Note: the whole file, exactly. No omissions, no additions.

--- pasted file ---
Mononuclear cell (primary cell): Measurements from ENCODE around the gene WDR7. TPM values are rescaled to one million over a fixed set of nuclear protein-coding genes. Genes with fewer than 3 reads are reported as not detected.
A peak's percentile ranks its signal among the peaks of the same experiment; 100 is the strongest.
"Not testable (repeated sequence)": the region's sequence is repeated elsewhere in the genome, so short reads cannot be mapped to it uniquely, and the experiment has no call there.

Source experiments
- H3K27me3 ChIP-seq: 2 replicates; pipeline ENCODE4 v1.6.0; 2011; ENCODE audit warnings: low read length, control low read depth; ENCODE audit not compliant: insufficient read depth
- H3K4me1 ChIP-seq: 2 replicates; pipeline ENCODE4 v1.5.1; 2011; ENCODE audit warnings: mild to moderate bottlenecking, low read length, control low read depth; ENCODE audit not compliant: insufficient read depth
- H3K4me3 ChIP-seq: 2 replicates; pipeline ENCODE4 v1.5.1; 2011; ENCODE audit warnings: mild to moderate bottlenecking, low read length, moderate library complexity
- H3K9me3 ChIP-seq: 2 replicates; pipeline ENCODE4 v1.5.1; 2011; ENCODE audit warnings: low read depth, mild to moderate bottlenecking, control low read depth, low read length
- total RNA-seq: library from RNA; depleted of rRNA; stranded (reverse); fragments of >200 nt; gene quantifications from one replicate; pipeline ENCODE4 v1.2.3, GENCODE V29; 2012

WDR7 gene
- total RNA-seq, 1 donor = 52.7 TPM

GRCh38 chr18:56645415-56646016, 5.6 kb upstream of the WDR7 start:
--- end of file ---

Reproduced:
Mononuclear cell (primary cell): Measurements from ENCODE around the gene WDR7. TPM values are rescaled to one million over a fixed set of nuclear protein-coding genes. Genes with fewer than 3 reads are reported as not detected.
A peak's percentile ranks its signal among the peaks of the same experiment; 100 is the strongest.
"Not testable (repeated sequence)": the region's sequence is repeated elsewhere in the genome, so short reads cannot be mapped to it uniquely, and the experiment has no call there.

Source experiments
- H3K27me3 ChIP-seq: 2 replicates; pipeline ENCODE4 v1.6.0; 2011; ENCODE audit warnings: low read length, control low read depth; ENCODE audit not compliant: insufficient read depth
- H3K4me1 ChIP-seq: 2 replicates; pipeline ENCODE4 v1.5.1; 2011; ENCODE audit warnings: mild to moderate bottlenecking, low read length, control low read depth; ENCODE audit not compliant: insufficient read depth
- H3K4me3 ChIP-seq: 2 replicates; pipeline ENCODE4 v1.5.1; 2011; ENCODE audit warnings: mild to moderate bottlenecking, low read length, moderate library complexity
- H3K9me3 ChIP-seq: 2 replicates; pipeline ENCODE4 v1.5.1; 2011; ENCODE audit warnings: low read depth, mild to moderate bottlenecking, control low read depth, low read length
- total RNA-seq: library from RNA; depleted of rRNA; stranded (reverse); fragments of >200 nt; gene quantifications from one replicate; pipeline ENCODE4 v1.2.3, GENCODE V29; 2012

WDR7 gene
- total RNA-seq, 1 donor = 52.7 TPM

GRCh38 chr18:56645415-56646016, 5.6 kb upstream of the WDR7 start: